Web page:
The reasons for going freelance vary for each designer but almost all freelancers relish the freedom of choice. It’s up to you to decide who you want to work with and how much you want to work. The variety of clients, both big and small can be another appealing factor. And, there’s the opportunity to travel — I’ve packed along my laptop and worked in multiple locales with total ease. Also, there’s a chance to learn how to wear many hats instead of doing the same job every day. And finally, perhaps best of all, there’s no limit on how much you can earn. It’s completely up to you to decide how hard you want to work and what to charge. Though freelancing isn’t for everyone, I’ve found the experience to be highly exciting and rewarding. Perhaps you will, too.
Cool grays, icy metallics and striking beauties. Perfect for winter. View the full Fashion Notebook set on Flickr.
To me, style and organization are interrelated. I don’t know about you, but I find that when my clothing is organized, easy to access and whittled down to what’s most loved, getting dressed and pulling together a look becomes so much more enjoyable. Getting dressed should be an adventure — never a battle!
Though I rely on solid, tried and true basics for most days, I always try to dress things up with great accessories. A simple t-shirt and black skinny jeans can be elevated with a unique pair of shoes, a well constructed jacket and a favorite bag.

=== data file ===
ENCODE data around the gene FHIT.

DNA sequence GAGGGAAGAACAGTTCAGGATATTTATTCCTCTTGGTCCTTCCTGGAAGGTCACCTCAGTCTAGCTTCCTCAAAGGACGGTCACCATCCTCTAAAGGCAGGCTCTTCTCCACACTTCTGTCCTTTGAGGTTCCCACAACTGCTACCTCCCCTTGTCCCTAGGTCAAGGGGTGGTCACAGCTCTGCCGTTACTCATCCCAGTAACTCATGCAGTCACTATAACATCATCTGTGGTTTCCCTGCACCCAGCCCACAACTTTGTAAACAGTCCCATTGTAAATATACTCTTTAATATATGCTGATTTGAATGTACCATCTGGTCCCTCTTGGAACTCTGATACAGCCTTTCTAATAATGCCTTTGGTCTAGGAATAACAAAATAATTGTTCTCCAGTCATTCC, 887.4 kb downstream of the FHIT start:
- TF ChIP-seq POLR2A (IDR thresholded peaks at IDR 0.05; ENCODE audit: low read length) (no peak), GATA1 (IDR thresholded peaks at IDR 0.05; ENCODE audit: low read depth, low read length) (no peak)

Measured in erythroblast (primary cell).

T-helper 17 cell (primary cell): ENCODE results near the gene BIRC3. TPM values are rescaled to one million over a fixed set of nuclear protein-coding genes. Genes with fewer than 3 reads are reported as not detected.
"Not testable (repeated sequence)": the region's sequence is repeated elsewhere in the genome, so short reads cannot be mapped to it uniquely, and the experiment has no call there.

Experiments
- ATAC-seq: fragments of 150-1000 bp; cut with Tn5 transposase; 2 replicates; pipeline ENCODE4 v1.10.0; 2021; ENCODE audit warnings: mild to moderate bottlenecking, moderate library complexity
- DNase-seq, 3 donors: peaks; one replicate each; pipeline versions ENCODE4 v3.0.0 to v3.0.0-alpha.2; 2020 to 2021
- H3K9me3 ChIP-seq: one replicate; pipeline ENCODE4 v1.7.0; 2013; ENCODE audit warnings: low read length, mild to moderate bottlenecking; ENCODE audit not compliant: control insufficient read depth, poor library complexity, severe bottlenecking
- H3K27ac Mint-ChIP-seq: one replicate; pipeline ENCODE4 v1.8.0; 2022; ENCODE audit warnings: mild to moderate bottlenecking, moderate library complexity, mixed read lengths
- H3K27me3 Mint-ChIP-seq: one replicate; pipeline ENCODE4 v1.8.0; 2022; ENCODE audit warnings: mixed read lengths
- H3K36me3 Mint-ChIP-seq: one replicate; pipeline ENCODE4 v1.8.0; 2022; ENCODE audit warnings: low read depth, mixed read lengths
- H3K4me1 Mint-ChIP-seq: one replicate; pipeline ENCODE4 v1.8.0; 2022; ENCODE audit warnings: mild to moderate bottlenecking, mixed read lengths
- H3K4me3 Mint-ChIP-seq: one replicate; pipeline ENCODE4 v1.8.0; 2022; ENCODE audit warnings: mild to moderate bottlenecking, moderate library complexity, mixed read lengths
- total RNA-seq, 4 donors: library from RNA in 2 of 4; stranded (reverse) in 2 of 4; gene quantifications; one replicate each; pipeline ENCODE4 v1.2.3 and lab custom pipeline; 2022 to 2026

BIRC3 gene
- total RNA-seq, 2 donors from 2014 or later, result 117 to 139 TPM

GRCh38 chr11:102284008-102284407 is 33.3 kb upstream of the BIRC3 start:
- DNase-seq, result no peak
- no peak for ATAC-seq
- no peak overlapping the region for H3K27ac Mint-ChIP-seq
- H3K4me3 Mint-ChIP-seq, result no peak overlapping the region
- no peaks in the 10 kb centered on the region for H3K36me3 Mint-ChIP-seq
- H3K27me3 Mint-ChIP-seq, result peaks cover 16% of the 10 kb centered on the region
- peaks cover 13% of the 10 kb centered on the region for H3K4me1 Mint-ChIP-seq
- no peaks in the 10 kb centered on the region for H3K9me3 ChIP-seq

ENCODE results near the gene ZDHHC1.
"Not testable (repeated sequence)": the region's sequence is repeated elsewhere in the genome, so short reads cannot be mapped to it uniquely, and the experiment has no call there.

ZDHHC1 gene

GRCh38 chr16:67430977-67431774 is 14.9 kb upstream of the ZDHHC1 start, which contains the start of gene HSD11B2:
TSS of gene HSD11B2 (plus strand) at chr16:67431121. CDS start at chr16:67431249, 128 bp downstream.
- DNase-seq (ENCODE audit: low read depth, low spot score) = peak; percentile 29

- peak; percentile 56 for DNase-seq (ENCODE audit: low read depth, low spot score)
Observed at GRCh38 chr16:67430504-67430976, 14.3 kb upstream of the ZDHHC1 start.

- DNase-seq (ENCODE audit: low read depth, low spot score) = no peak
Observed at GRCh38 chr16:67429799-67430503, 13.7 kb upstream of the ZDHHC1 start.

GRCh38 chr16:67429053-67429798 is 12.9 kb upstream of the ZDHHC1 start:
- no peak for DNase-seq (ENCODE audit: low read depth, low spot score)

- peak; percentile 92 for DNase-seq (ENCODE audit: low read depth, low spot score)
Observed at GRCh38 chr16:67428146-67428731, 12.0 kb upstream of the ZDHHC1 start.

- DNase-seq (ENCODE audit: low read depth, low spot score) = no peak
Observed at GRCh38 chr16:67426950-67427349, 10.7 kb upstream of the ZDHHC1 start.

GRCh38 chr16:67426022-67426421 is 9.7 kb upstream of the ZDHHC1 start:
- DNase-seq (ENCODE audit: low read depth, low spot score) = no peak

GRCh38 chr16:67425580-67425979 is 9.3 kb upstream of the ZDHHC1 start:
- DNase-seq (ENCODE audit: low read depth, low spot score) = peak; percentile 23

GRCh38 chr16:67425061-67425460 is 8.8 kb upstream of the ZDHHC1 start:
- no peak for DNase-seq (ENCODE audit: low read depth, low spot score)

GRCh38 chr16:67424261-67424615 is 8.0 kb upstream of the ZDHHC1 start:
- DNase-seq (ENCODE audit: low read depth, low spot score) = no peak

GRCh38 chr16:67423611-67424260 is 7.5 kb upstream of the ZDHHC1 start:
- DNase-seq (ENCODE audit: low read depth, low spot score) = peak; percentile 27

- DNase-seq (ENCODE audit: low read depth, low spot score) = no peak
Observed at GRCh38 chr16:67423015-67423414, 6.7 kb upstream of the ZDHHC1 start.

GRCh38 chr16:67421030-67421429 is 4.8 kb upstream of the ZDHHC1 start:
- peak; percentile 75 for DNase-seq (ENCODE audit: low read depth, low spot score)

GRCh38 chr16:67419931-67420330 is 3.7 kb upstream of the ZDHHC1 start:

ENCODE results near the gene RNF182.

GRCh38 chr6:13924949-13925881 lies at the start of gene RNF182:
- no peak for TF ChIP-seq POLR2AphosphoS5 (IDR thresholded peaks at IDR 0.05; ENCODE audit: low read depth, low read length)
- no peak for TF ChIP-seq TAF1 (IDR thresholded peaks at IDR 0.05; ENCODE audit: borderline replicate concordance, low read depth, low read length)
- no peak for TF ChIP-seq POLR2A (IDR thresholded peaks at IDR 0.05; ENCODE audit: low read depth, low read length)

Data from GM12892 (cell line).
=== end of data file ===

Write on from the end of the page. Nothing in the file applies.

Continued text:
When I am investing in my wardrobe, I tend to buy shoes, jackets and bags. My theory is that I can use them every single day and get a better cost per wear. For instance, I would never buy yellow jeans because they’d be so recognizable that I wouldn’t want to wear them more than once a week. But yellow shoes? I could wear the yellow shoes on a daily basis and add a pop of color to any outfit, no matter how casual.
One of my biggest pet peeves is having to buy the same item over and over again because it was poorly made and wore out. Give some thought to what you use the most and buy the best you can afford whether it’s a white t-shirt or a black cardigan.
Back to the topic of organization. I have a strange closet set-up. When I moved into my house over a year ago, I had no closet space (typical of most older homes) but oddly enough, a ridiculously huge bathroom with an abundance of empty space. My two oversized IKEA wardrobes were a perfect match for the wall space but the tops were cluttered with a mish-mash of irregular-sized shoe boxes. Over the weekend, I picked up a bunch of Kassett boxes which now hold everything from shoe bags to hats and spare purses to childhood costumes. They add that look of polished uniformity that random shoe boxes just can’t equal!